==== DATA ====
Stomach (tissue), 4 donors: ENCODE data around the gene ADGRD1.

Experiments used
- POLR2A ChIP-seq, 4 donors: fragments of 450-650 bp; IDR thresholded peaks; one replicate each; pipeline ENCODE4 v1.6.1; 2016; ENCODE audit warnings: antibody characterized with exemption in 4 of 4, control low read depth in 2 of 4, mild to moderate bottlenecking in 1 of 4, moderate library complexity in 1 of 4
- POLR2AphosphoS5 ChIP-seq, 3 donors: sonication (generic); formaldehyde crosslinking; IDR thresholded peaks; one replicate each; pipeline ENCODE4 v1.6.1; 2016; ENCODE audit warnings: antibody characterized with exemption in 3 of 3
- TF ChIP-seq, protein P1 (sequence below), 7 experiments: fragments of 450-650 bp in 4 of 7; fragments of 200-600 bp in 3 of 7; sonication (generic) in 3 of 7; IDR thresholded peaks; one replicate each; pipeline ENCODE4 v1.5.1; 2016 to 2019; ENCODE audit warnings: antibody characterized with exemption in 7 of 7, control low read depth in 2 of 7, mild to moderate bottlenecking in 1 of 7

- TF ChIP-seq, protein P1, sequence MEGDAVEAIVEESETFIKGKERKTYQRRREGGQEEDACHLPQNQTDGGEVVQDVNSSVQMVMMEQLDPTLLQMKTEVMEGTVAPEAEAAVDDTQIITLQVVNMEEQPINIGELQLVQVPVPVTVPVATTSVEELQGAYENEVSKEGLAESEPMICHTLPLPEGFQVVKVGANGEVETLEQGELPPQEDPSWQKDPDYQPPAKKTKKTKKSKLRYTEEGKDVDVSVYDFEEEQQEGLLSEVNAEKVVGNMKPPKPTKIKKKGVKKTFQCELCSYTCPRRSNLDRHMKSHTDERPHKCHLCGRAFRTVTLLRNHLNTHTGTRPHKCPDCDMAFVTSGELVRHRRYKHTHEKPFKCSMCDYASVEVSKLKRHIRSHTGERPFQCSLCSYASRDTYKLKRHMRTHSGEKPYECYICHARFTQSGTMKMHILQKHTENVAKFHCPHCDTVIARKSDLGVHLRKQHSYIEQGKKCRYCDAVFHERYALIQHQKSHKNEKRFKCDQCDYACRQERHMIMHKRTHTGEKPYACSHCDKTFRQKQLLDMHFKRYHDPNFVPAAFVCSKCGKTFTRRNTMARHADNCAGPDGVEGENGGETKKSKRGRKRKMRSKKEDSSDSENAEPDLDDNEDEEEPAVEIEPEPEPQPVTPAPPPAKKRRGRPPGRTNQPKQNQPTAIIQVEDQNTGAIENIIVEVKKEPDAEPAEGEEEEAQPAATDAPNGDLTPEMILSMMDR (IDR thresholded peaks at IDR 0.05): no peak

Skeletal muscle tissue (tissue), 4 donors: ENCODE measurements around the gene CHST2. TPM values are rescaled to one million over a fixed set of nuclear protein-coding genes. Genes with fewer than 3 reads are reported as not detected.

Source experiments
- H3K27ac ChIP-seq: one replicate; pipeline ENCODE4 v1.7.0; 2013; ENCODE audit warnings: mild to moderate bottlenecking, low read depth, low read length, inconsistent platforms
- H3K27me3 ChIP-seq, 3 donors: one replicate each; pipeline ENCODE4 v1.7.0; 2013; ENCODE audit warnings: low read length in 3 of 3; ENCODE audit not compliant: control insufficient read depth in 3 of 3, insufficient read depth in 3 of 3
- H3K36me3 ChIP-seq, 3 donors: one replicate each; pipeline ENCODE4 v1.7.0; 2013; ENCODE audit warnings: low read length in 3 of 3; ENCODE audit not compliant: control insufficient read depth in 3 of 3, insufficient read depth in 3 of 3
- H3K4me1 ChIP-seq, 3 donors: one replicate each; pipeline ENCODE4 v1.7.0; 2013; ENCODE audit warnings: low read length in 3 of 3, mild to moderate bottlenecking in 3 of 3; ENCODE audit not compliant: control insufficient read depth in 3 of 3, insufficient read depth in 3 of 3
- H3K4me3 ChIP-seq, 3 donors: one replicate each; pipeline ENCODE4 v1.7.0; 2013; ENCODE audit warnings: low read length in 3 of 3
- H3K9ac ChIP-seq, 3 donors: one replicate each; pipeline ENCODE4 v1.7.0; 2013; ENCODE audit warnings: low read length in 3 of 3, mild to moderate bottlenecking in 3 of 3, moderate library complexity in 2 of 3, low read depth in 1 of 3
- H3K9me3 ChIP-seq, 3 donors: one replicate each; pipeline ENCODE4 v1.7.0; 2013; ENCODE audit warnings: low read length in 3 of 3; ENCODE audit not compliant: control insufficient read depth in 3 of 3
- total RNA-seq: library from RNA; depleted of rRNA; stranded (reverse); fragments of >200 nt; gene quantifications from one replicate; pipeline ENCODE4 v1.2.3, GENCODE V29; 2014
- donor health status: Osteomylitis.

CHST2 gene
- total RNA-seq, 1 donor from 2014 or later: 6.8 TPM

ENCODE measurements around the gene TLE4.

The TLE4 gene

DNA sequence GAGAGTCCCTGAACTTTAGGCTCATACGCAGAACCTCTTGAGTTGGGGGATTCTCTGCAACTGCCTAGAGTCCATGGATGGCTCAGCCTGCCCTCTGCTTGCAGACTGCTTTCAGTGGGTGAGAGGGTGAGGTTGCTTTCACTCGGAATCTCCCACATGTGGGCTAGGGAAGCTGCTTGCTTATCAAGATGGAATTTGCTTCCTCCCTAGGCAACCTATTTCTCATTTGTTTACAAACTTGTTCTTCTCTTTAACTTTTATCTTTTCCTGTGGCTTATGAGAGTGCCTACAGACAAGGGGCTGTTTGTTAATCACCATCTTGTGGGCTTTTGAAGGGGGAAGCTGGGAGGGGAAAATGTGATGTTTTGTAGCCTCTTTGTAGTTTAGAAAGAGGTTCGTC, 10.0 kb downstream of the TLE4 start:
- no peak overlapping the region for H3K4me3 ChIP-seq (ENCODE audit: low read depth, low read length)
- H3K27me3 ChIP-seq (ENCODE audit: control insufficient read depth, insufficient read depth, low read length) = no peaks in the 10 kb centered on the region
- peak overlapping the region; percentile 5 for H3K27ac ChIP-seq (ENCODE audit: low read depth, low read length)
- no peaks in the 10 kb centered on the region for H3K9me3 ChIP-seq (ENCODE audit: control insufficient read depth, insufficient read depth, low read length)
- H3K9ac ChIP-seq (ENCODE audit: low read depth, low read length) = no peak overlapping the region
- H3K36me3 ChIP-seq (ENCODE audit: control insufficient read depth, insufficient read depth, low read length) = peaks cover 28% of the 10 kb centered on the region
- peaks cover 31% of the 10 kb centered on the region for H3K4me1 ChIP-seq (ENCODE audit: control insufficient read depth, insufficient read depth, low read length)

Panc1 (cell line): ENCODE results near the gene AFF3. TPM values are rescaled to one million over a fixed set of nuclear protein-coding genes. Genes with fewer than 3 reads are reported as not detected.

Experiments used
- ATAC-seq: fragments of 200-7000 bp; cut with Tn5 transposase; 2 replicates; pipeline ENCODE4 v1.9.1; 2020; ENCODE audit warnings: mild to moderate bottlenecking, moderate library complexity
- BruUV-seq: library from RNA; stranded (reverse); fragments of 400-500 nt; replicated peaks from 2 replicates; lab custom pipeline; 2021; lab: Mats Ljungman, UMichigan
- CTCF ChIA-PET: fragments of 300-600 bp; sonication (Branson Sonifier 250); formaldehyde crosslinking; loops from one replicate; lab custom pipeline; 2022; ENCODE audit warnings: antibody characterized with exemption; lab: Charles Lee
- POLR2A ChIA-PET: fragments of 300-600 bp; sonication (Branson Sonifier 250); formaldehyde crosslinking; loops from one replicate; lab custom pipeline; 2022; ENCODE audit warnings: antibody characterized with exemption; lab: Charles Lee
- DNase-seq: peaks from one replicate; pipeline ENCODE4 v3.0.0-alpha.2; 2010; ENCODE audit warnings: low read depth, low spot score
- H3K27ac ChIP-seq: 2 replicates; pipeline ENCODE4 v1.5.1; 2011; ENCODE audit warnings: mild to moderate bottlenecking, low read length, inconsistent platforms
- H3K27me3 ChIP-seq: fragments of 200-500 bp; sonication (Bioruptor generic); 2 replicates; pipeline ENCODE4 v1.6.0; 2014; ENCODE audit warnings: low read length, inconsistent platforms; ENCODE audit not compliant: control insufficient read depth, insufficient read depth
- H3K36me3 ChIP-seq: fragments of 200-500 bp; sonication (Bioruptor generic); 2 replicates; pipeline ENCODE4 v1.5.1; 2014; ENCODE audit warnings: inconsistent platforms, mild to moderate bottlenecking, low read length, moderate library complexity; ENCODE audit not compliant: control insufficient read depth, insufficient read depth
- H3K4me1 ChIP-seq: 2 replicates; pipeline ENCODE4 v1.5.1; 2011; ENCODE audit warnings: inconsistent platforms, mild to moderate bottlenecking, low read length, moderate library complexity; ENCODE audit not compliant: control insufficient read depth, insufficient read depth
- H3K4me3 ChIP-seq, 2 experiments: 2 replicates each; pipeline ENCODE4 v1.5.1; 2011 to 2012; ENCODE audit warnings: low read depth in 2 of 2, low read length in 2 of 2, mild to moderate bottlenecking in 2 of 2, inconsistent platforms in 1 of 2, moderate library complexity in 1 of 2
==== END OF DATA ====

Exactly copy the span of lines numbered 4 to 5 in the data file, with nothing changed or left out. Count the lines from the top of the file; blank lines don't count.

- POLR2AphosphoS5 ChIP-seq, 3 donors: sonication (generic); formaldehyde crosslinking; IDR thresholded peaks; one replicate each; pipeline ENCODE4 v1.6.1; 2016; ENCODE audit warnings: antibody characterized with exemption in 3 of 3
- TF ChIP-seq, protein P1 (sequence below), 7 experiments: fragments of 450-650 bp in 4 of 7; fragments of 200-600 bp in 3 of 7; sonication (generic) in 3 of 7; IDR thresholded peaks; one replicate each; pipeline ENCODE4 v1.5.1; 2016 to 2019; ENCODE audit warnings: antibody characterized with exemption in 7 of 7, control low read depth in 2 of 7, mild to moderate bottlenecking in 1 of 7